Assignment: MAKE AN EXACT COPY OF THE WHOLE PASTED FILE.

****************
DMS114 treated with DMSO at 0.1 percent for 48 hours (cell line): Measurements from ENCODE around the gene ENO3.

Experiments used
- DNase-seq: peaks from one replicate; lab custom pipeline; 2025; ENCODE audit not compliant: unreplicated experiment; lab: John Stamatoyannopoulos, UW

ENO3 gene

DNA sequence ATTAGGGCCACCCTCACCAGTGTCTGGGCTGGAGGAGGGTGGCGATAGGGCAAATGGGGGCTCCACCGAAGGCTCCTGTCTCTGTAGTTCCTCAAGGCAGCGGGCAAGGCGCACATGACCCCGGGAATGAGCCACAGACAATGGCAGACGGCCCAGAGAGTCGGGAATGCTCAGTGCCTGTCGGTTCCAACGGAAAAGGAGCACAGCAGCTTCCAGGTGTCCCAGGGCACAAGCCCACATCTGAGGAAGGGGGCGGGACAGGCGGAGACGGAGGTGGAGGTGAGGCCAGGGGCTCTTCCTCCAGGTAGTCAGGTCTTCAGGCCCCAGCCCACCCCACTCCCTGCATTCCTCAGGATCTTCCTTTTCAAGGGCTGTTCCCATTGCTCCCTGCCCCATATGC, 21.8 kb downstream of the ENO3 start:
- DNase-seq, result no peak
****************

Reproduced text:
DMS114 treated with DMSO at 0.1 percent for 48 hours (cell line): Measurements from ENCODE around the gene ENO3.

Experiments used
- DNase-seq: peaks from one replicate; lab custom pipeline; 2025; ENCODE audit not compliant: unreplicated experiment; lab: John Stamatoyannopoulos, UW

ENO3 gene

DNA sequence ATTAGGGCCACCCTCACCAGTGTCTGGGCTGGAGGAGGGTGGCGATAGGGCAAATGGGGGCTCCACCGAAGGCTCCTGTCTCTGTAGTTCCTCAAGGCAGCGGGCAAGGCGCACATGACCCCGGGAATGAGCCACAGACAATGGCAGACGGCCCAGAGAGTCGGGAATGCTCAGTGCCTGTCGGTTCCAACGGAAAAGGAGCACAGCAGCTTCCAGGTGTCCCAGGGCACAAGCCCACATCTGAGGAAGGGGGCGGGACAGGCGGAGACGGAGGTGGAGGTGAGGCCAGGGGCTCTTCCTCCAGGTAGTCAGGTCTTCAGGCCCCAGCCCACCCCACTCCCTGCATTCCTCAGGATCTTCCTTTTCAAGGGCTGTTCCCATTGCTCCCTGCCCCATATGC, 21.8 kb downstream of the ENO3 start:
- DNase-seq, result no peak